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Catholics rally around nuns amid Vatican crackdown

CLEVELAND (RNS) Catholics are coming together around the country for prayer vigils as a show of support for America's nuns, whom the Vatican accuses of having "serious doctrinal problems." By Michael O'Malley.

CLEVELAND (RNS) Catholics around the U.S. are coming together for prayer vigils as a show of support for America’s nuns, whom the Vatican accuses of having “serious doctrinal problems.”

The Wednesday (May 30) vigil at St. Colman Catholic Church in Cleveland follows a Vatican move last month to intervene and reform the Leadership Conference of Women Religious, an umbrella organization that represents the leaders of most U.S. nuns.

Similar rallies have already been held or are planned from Anchorage, Alaska to Boston, organized by the loose-knit Nun Justice Project, a coalition of lay reform groups.

The Vatican scolded the LCWR for making statements that “disagree with or challenge positions taken by the bishops, who are the church’s authentic teachers of faith and morals.”

The crackdown has caused an uproar among some Catholics, sparking dozens of vigils in cities across the country.

A Cleveland priest who has gone public with his support for the sisters says the Vatican action is an undeserved slap in the face to dedicated and educated women, and the anger it has created could trigger a major exodus from the pews.

“It’s another event in which the people are disappointed in the leadership of the Catholic Church,” said the Rev. Doug Koesel, pastor of Blessed Trinity Catholic Church in Cleveland. “This has the potential to be damaging to the church in the United States. Many Catholics have already walked away.”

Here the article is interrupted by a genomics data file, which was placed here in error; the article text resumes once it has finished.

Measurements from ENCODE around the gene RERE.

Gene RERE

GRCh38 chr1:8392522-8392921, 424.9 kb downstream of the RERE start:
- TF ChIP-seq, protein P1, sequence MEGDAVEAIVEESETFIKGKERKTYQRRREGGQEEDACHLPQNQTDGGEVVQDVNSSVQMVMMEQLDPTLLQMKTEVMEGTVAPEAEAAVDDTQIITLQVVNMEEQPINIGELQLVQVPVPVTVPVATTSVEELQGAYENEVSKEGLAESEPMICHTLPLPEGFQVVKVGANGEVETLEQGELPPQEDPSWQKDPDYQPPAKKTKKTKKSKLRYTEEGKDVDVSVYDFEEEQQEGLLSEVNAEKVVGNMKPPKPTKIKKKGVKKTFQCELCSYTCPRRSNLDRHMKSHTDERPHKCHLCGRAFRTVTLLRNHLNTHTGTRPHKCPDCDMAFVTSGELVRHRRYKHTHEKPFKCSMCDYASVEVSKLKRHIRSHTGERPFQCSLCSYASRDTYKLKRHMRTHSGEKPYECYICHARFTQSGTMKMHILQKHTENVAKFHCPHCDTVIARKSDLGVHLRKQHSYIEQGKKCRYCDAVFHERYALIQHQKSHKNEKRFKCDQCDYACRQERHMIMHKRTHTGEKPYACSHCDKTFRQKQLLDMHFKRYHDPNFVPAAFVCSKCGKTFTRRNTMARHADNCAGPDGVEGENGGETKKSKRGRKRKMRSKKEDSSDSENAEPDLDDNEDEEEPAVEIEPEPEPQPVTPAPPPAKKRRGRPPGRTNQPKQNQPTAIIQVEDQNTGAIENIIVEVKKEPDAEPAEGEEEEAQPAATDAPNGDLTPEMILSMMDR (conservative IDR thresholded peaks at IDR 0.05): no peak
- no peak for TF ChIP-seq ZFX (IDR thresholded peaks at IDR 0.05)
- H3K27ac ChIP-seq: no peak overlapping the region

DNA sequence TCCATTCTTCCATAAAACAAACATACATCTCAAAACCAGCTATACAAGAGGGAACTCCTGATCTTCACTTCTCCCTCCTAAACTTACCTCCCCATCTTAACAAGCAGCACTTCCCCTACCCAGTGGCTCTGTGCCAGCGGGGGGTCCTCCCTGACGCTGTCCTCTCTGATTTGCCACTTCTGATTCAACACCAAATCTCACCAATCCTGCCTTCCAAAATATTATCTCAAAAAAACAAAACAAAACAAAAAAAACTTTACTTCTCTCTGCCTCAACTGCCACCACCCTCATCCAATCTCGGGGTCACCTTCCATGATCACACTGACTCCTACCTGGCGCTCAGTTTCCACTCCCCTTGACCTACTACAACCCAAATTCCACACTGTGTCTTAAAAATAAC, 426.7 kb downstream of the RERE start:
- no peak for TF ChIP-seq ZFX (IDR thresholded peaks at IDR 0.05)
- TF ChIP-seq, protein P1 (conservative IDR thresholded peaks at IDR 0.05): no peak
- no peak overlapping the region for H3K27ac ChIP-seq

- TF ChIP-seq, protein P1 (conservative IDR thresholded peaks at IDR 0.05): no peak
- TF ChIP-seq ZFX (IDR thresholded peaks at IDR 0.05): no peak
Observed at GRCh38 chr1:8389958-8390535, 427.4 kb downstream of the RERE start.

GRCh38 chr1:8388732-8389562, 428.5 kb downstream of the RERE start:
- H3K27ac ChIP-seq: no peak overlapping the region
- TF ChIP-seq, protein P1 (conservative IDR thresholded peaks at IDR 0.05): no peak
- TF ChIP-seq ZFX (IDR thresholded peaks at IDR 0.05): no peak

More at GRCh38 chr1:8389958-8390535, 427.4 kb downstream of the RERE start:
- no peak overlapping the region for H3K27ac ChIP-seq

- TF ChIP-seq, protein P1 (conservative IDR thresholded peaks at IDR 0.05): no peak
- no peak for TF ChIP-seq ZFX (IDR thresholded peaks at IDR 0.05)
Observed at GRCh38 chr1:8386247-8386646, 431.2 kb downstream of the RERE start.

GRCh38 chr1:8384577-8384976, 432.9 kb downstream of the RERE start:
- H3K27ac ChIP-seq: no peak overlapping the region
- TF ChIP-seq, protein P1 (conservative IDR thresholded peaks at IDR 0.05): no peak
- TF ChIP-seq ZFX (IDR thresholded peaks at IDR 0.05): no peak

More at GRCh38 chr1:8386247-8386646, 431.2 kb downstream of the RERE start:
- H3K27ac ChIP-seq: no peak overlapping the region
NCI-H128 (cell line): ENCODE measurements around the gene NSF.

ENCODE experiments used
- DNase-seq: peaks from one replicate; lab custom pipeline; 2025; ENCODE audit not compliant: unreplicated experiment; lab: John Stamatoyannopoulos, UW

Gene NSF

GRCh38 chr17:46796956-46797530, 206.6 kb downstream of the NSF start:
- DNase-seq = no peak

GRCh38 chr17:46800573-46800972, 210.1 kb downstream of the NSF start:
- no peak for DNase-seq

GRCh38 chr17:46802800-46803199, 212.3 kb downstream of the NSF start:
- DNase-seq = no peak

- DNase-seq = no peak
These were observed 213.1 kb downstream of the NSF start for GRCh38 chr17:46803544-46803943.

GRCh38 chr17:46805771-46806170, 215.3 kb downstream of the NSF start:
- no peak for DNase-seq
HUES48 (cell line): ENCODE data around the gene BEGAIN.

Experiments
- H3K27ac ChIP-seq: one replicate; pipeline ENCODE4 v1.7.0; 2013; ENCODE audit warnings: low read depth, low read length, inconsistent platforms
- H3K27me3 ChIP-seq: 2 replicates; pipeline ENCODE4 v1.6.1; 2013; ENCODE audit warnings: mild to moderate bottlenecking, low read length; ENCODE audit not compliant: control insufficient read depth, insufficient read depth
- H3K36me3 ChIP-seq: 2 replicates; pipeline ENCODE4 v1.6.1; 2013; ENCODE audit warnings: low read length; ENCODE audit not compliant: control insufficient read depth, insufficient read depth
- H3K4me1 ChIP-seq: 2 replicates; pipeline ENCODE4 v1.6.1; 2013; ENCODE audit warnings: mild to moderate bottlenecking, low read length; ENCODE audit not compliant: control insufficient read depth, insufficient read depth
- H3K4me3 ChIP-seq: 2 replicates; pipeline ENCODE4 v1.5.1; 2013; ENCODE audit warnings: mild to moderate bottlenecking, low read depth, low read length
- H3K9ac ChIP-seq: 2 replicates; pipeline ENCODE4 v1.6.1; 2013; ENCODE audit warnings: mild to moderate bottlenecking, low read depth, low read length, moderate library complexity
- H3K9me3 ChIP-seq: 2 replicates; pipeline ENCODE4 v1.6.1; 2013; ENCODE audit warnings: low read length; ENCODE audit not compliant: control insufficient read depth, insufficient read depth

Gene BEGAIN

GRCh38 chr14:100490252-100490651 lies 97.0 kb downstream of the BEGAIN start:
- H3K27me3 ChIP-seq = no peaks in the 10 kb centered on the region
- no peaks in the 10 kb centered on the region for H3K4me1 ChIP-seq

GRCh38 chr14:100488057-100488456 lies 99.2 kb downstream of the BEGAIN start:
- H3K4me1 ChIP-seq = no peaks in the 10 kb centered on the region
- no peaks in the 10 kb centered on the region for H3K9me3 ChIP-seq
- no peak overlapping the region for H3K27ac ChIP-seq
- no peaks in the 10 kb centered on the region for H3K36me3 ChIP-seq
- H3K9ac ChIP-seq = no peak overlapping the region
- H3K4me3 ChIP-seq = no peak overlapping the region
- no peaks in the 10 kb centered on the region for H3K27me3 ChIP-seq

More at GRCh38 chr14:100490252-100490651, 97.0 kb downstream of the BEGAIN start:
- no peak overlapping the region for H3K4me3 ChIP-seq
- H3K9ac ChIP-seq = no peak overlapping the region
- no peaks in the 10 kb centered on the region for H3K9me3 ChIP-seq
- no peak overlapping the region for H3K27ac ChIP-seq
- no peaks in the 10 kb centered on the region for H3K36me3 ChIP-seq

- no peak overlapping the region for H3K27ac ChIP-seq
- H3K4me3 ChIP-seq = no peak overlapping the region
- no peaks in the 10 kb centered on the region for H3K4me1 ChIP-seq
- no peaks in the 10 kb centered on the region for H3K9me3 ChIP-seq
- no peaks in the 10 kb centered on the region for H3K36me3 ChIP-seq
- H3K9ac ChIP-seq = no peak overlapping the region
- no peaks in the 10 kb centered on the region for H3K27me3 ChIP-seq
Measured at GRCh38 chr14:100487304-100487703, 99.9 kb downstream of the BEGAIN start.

Koesel is encouraging his parishioners to attend the prayer vigil in support of the nuns. The event is being organized by FutureChurch, a national liberal group based in Lakewood, Ohio.

“The nuns were there for us. Let us be there for them,” Koesel wrote in a weekly church bulletin. He said in an interview that the church hierarchy should be concentrating on issues that matter — poverty, war, ecology — “not investigating who’s following what law.”

The Vatican action follows the completion of two separate investigations — launched by the Holy See in late 2008 and the spring of 2009 — into the lifestyles, politics and doctrinal beliefs of American sisters.

One inquiry, known as a “visitation,” ended in December, but its results have not been made public.

The other, known as a “doctrinal assessment,” targeted the LCWR, an organization that claims 1,500 members representing more than 80 percent of the 57,000 Catholic sisters in the United States.

The assessment concluded the leadership conference has ignored various church doctrines and has pushed “certain radical feminist themes incompatible with the Catholic faith.”

It said conference leaders have challenged church teachings on issues such as the prohibition of women priests and on “a correct pastoral approach to ministry to homosexual persons.”

It added that the LCWR has worked hard to promote social justice issues but has remained silent on church concerns such as abortion and same-sex marriage.

The findings of the assessment, headed by Bishop Leonard Blair of Toledo, Ohio, were presented in January 2011 to the Vatican’s Congregation for the Doctrine of Faith, which then recommended to Pope Benedict XVI that the Vatican intervene to reform the American nuns’ conference.

The pope agreed, and last month the Vatican panel appointed Archbishop J. Peter Sartain of Seattle to head the intervention. A spokesman said the archbishop had no immediate comment because he wants to meet first with the leadership conference.

“The problem with the Vatican approach,” Koesel wrote in his church bulletin, “is that it places the nuns squarely on the side of Jesus and the Vatican on the side of tired old men.”

Officials of the conference, based in Silver Spring, Md., have not responded publicly to the assessment and plan for reform. The conference notes in a statement on its website that it will discuss the matter during four days of meetings that began Tuesday (May 29).

“The conference plans to move slowly, not rushing to judgment,” the statement reads. “We ask your prayer for us and for the church at this critical time.”

(Michael O’Malley writes for The Plain Dealer in Cleveland.)



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